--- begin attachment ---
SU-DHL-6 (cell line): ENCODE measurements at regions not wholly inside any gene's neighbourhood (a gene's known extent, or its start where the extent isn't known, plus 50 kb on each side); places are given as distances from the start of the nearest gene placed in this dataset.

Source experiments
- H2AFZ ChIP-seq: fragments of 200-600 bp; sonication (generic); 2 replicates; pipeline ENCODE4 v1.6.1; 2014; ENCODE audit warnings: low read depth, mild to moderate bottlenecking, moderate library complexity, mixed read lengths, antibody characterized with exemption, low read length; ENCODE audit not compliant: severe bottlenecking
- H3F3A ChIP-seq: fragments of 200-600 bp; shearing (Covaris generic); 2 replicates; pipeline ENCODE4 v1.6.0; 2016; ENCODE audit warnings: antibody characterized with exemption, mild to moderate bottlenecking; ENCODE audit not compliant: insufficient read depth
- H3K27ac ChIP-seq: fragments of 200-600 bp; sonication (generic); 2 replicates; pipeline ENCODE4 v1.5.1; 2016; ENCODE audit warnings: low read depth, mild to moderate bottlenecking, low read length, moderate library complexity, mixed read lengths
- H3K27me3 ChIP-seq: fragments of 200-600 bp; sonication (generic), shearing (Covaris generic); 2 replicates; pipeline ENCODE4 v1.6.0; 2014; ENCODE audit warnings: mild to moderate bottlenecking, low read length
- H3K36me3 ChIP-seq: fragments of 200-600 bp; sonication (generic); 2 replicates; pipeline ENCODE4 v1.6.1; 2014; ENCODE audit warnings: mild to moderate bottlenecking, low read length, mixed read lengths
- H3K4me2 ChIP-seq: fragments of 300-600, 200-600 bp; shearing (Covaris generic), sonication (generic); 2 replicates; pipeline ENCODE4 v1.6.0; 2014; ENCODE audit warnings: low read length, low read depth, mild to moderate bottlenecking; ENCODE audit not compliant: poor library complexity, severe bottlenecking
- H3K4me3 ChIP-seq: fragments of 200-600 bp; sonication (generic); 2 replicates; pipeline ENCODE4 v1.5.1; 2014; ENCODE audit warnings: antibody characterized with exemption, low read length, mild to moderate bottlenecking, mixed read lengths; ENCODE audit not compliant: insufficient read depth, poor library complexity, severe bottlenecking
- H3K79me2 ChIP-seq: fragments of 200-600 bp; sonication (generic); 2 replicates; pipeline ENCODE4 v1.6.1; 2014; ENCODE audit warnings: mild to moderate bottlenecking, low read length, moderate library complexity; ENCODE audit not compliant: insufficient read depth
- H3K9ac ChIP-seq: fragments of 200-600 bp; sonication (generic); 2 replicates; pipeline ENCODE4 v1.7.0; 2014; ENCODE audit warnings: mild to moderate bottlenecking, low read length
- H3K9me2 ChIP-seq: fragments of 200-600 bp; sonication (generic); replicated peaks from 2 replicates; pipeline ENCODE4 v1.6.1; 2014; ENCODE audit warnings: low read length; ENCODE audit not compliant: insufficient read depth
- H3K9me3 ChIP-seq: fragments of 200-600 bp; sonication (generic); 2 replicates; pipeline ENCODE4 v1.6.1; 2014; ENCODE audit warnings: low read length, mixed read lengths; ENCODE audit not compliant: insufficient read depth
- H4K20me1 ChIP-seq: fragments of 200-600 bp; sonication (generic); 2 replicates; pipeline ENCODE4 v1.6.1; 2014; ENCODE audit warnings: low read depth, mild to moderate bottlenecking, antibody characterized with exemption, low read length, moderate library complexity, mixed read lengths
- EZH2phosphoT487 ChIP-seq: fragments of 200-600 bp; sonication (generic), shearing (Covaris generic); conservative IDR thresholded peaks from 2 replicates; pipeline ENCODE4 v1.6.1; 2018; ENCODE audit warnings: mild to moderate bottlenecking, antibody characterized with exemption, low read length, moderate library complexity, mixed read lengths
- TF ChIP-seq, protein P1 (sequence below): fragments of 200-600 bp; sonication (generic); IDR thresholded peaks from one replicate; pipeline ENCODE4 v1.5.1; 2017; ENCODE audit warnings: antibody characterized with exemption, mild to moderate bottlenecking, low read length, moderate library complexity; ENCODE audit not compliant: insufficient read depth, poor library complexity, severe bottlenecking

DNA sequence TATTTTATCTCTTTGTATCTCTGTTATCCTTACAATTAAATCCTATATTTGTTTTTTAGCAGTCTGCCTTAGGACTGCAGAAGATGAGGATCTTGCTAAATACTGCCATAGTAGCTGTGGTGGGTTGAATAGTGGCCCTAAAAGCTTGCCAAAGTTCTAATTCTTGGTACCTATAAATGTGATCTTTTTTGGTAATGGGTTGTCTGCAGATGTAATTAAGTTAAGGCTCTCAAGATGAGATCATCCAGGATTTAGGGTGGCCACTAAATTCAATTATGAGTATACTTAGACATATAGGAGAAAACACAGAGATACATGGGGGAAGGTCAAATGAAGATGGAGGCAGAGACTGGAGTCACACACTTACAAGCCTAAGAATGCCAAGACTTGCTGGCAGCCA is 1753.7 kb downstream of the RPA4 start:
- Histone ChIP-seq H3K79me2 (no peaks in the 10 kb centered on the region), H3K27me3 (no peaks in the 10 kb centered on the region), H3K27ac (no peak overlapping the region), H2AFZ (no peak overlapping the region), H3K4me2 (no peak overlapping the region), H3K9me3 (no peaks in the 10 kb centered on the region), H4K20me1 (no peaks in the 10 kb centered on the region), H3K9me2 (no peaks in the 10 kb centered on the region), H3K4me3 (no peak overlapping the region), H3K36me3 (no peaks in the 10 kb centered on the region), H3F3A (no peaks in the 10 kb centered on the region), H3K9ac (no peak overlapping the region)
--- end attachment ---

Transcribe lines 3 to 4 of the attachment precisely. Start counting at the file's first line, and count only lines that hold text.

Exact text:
- H2AFZ ChIP-seq: fragments of 200-600 bp; sonication (generic); 2 replicates; pipeline ENCODE4 v1.6.1; 2014; ENCODE audit warnings: low read depth, mild to moderate bottlenecking, moderate library complexity, mixed read lengths, antibody characterized with exemption, low read length; ENCODE audit not compliant: severe bottlenecking
- H3F3A ChIP-seq: fragments of 200-600 bp; shearing (Covaris generic); 2 replicates; pipeline ENCODE4 v1.6.0; 2016; ENCODE audit warnings: antibody characterized with exemption, mild to moderate bottlenecking; ENCODE audit not compliant: insufficient read depth